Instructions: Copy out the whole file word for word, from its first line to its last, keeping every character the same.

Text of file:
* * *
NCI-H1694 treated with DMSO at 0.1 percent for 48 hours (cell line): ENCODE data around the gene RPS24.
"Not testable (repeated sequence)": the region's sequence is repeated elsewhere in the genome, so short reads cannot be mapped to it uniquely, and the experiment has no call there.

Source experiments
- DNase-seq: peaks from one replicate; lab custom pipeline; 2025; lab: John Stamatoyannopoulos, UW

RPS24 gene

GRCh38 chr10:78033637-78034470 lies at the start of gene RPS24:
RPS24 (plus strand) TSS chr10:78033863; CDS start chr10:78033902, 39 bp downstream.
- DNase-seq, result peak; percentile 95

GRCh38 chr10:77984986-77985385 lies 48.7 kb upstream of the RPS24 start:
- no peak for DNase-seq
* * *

NCI-H1694 treated with DMSO at 0.1 percent for 48 hours (cell line): ENCODE data around the gene RPS24.
"Not testable (repeated sequence)": the region's sequence is repeated elsewhere in the genome, so short reads cannot be mapped to it uniquely, and the experiment has no call there.

Source experiments
- DNase-seq: peaks from one replicate; lab custom pipeline; 2025; lab: John Stamatoyannopoulos, UW

RPS24 gene

GRCh38 chr10:78033637-78034470 lies at the start of gene RPS24:
RPS24 (plus strand) TSS chr10:78033863; CDS start chr10:78033902, 39 bp downstream.
- DNase-seq, result peak; percentile 95

GRCh38 chr10:77984986-77985385 lies 48.7 kb upstream of the RPS24 start:
- no peak for DNase-seq